63. In other words, Plaintiff and the other employees are entitled to restitution of their unpaid wages improperly withheld by Defendant; as such funds should be distributed to the individuals who are rightfully entitled to such monies.

64. Plaintiff is a “person” within the meaning of section 17204 of the California Business and Professions Code, and has standing to bring this claim of relief.

65. Pursuant to section 17203 of the California Code of Civil Procedure, Plaintiff requests restitution of all sums obtained by Defendant in violation of section 17200 et seq. of the California Business and Professions Code for the period of time from the four years preceding the filing of the Complaint.

66. The named Plaintiff 1s a person who has suffered damage as a result of Defendant’s unlawful actions herein alleged. Defendant’s actions herein alleged are in violation of statute, the applicable wage order and in contravention of established public policy, and, accordingly, a court order compelling them to make restitution is a vindication of an important public right. The extent to which Defendant has been unjustly enriched as a result of its unlawful and unfair business practices 1s a matter that can be ascertained by examination of the payroll and accounting records that Defendant is required by law to keep and maintain and that Defendant has kept and maintained.

67. Defendant’s conduct, as alleged herein, has been deleterious to Plaintiff and other employees. Plaintiff’s efforts in securing the requested relief will result “in the enforcement of an important right affecting the public interest.” Cal. Civ. Proc. Code § 1021.5. Moreover, because “the necessity and financial burden of private enforcement . . . are such as to make [an attorney’s fee] award appropriate, and [because attorney’s] fees should not in the interest of justice be paid out of the recovery, if any,” id., Plaintiff requests that the Court also award reasonable attorney’s fees pursuant to the provisions of section 1021.5 of the California Code of Civil Procedure.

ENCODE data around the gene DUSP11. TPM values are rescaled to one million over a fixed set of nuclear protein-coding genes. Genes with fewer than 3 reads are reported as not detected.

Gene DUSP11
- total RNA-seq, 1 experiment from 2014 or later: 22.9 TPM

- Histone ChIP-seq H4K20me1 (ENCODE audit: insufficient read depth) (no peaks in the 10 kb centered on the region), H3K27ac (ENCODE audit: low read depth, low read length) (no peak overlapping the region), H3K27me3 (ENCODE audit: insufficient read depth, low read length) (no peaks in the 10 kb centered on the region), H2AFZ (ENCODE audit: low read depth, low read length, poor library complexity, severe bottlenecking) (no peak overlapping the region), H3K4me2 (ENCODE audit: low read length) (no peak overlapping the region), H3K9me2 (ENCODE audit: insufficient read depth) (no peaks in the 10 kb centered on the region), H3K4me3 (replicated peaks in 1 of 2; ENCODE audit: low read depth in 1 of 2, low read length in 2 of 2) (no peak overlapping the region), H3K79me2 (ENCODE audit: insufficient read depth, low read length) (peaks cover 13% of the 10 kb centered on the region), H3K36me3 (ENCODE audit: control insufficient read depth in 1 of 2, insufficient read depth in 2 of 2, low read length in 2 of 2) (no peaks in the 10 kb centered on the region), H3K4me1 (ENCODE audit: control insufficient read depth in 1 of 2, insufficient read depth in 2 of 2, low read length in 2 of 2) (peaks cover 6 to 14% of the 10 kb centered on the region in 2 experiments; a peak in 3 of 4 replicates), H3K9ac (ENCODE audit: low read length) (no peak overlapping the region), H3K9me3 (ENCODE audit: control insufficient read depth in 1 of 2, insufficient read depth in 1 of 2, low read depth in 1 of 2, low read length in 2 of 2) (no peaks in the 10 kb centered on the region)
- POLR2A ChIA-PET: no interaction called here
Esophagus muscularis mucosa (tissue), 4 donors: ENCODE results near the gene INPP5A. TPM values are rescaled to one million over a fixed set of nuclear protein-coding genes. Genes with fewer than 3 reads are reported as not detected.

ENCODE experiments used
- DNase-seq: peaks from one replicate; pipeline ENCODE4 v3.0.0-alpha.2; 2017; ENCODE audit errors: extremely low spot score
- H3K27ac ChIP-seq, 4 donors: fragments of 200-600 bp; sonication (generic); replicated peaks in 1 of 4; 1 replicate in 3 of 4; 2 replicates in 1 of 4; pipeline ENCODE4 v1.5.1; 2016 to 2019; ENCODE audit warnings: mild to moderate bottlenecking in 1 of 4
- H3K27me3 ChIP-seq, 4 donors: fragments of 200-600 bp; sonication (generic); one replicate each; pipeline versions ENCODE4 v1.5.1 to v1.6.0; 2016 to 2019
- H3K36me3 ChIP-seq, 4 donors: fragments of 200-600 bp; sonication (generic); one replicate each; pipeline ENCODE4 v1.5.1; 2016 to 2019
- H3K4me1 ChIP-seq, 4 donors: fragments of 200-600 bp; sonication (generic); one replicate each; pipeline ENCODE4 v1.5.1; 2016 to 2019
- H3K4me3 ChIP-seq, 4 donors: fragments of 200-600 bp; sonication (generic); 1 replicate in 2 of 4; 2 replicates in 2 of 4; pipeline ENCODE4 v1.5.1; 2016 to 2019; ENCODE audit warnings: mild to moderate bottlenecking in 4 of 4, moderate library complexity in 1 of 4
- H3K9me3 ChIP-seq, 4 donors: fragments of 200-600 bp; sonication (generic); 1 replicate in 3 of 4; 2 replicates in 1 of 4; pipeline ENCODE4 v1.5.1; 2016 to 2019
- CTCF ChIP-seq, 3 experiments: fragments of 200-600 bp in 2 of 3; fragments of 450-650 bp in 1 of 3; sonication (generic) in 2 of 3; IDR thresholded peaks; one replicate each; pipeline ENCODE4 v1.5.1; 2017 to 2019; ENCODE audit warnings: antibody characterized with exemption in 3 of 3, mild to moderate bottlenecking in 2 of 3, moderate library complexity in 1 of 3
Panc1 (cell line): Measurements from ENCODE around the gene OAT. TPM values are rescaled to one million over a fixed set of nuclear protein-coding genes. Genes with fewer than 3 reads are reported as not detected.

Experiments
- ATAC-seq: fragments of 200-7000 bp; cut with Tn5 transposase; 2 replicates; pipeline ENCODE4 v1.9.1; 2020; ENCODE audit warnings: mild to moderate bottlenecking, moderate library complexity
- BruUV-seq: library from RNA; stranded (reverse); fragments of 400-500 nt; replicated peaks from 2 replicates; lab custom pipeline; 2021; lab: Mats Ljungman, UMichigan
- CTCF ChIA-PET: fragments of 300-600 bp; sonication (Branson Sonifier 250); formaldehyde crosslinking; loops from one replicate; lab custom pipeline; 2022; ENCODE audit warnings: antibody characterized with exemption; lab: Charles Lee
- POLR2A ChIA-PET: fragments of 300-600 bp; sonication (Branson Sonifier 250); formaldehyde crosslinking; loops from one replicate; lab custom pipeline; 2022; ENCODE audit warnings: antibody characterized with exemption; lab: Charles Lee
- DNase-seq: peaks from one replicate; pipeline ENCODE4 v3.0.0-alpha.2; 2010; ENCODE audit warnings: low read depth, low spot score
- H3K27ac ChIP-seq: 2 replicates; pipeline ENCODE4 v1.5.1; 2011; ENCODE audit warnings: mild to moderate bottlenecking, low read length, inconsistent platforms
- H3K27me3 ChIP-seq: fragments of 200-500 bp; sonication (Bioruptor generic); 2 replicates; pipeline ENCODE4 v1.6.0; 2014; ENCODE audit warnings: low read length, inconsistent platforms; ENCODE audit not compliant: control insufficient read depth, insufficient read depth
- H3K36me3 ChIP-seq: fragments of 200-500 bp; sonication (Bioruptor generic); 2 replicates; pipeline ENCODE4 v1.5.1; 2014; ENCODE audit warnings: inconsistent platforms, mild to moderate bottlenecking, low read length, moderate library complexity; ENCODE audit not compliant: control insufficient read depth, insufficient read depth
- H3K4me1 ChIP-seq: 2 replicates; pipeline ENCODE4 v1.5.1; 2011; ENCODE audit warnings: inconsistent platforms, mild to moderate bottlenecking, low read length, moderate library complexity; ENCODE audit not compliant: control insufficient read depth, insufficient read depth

68. Pursuant to section 17205, the remedies and penalties provided by section 17200 et seq.

are cumulative to the remedies and penalties available under all other laws of this state. WHEREFORE, Plaintiff prays for judgment against Defendant as follows:

L. That, with respect to the First Cause of Action, that this Court enter judgment in favor of Plaintiff and class members in the amount of their unpaid reporting time pay, with interest thereon, according to proof, as well as attorney’s fees and costs of suit.

2, That, with respect to the Second Cause of Action, it be adjudged that the Defendant’s failure to make payment of wages within the time prescribed by sections 201 and/or 202 of the California Labor Code was “willful” within the meaning of section 203 of the California Labor Code and that this Court award Plaintiff and class members continuing wages in an amount according to proof.

3. That, under the Third Cause of Action, it be adjudged that Defendant’s violations of sections 201, 202, 203, 204, 218.5, and 1198, violate section 17200 et seq. of the California Business and Professions Code. Accordingly Plaintiff requests that the Court order Defendant to pay restitution in the form of unpaid reporting time pay and continuing wages unlawfully retained by Defendant, with interest. Finally, Plaintiff requests that the Court award Plaintiff her reasonable attorney’s fees and costs incurred in the prosecution of the Third Cause of Action pursuant to section 1021.5 of the California Code of Civil Procedure.

4. For such further relief as the Court may order.

Plaintiff requests a trial by jury as to all causes of action.

Dated: July 18,2018 Law Office of Jonathan Ricasa

W